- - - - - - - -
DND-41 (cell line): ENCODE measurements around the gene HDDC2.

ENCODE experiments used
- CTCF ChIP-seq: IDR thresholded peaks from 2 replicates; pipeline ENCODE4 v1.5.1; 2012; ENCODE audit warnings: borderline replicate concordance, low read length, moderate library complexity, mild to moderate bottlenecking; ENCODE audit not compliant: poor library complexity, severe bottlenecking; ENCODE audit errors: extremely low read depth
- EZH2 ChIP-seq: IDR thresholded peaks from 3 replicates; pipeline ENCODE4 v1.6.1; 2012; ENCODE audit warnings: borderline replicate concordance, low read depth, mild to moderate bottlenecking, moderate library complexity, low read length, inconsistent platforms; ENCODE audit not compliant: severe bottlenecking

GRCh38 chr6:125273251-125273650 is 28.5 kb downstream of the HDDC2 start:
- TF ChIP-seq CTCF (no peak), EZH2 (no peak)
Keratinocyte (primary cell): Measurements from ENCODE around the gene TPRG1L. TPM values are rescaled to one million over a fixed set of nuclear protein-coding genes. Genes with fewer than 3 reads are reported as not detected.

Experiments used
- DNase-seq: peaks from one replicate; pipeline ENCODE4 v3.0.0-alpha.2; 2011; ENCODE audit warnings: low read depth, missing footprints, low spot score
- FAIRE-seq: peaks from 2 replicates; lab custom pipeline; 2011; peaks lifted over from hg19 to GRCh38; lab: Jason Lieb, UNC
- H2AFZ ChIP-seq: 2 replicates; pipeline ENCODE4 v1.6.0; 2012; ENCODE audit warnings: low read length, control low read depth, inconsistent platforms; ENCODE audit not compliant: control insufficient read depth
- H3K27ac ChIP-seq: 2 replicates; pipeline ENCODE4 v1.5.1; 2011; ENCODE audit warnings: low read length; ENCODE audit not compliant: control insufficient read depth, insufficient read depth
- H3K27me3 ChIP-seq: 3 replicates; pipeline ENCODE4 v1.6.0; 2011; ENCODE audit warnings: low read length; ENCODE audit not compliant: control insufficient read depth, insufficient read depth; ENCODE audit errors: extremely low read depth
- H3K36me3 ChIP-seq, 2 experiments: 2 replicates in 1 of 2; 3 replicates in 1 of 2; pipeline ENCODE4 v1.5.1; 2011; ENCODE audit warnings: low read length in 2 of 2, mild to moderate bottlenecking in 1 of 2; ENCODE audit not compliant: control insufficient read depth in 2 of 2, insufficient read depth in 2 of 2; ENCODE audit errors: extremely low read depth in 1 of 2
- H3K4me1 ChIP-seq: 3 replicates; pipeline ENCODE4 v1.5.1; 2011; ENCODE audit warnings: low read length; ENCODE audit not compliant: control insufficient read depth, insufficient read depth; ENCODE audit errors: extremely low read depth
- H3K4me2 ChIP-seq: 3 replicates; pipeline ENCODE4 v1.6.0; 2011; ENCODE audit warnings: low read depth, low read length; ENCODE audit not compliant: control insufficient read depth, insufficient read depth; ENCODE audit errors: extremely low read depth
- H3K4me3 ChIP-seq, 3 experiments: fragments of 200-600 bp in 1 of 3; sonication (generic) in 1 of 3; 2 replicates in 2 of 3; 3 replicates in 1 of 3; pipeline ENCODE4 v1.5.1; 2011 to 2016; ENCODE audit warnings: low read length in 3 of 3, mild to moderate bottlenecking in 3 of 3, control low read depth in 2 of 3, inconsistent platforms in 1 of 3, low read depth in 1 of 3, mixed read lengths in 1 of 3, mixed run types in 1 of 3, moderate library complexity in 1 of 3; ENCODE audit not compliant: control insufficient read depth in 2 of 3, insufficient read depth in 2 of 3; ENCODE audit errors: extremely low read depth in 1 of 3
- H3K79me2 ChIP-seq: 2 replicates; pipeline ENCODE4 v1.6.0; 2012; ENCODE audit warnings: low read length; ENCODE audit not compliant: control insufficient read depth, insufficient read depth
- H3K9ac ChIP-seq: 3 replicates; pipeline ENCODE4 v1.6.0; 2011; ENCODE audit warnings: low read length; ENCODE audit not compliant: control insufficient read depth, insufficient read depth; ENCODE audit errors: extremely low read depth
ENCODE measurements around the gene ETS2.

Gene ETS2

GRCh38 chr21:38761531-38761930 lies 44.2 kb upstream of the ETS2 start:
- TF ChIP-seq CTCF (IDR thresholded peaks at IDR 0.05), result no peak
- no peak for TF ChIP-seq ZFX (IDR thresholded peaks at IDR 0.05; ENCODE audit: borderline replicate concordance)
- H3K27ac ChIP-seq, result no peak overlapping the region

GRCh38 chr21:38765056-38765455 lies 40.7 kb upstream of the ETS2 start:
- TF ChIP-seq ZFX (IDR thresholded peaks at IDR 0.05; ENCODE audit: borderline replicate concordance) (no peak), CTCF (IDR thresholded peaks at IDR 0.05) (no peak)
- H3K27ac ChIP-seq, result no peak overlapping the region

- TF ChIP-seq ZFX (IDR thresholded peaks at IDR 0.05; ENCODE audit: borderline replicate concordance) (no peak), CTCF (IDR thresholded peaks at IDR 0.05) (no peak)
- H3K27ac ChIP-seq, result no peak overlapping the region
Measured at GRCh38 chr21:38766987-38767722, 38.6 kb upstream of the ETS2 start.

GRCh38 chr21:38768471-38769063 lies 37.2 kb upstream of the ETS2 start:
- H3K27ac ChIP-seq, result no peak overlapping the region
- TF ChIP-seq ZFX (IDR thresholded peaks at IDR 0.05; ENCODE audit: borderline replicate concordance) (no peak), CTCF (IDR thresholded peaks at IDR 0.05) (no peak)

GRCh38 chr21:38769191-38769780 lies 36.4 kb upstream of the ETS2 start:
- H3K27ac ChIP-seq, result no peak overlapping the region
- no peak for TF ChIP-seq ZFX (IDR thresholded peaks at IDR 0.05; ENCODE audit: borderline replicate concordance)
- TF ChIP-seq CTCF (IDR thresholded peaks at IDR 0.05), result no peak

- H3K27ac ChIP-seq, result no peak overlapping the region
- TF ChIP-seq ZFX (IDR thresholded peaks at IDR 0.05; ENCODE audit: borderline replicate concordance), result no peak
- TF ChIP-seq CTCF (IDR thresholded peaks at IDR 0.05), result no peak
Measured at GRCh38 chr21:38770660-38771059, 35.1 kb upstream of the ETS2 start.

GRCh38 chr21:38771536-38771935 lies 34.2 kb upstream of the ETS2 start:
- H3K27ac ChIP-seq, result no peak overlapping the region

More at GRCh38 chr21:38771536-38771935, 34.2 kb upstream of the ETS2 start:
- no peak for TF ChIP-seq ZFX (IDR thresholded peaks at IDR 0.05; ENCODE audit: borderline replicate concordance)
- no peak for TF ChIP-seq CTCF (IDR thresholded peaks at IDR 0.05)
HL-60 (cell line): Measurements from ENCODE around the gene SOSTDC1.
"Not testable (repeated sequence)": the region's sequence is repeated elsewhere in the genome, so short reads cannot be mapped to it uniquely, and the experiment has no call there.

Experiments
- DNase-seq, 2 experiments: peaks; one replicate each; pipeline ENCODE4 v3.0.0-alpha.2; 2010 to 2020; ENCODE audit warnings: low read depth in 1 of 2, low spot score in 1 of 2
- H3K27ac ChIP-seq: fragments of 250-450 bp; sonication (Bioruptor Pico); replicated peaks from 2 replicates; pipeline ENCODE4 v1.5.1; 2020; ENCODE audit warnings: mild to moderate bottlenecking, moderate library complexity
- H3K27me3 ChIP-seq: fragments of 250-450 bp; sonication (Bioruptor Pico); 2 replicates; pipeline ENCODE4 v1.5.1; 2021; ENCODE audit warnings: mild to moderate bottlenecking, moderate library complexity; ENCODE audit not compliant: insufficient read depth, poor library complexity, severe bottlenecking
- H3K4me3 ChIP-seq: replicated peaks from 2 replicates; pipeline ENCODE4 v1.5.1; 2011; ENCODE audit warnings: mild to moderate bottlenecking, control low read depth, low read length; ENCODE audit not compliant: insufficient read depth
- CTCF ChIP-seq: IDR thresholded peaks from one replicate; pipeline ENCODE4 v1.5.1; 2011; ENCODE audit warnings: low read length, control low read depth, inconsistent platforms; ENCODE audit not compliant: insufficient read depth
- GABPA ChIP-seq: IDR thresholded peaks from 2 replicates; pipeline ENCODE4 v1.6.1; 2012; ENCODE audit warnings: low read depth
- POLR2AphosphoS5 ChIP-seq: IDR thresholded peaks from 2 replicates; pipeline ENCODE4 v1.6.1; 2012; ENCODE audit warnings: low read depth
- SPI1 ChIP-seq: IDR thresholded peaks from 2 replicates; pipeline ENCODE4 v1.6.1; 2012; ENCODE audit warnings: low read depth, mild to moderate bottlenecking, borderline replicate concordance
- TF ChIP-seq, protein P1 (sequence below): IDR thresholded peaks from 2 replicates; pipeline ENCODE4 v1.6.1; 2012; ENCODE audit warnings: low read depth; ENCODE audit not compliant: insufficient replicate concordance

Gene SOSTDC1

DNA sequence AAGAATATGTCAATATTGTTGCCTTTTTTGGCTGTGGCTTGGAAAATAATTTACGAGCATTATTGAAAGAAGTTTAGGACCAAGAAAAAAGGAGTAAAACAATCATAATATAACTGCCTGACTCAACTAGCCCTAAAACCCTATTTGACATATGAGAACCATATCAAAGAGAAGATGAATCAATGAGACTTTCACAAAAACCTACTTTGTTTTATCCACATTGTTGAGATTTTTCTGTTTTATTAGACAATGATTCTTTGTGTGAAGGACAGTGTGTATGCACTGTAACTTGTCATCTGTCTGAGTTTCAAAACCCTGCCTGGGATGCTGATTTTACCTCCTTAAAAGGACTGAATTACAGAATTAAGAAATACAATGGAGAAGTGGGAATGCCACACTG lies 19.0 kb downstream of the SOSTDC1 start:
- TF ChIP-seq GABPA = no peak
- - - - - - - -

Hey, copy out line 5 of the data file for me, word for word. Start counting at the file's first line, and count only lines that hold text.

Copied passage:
GRCh38 chr6:125273251-125273650 is 28.5 kb downstream of the HDDC2 start: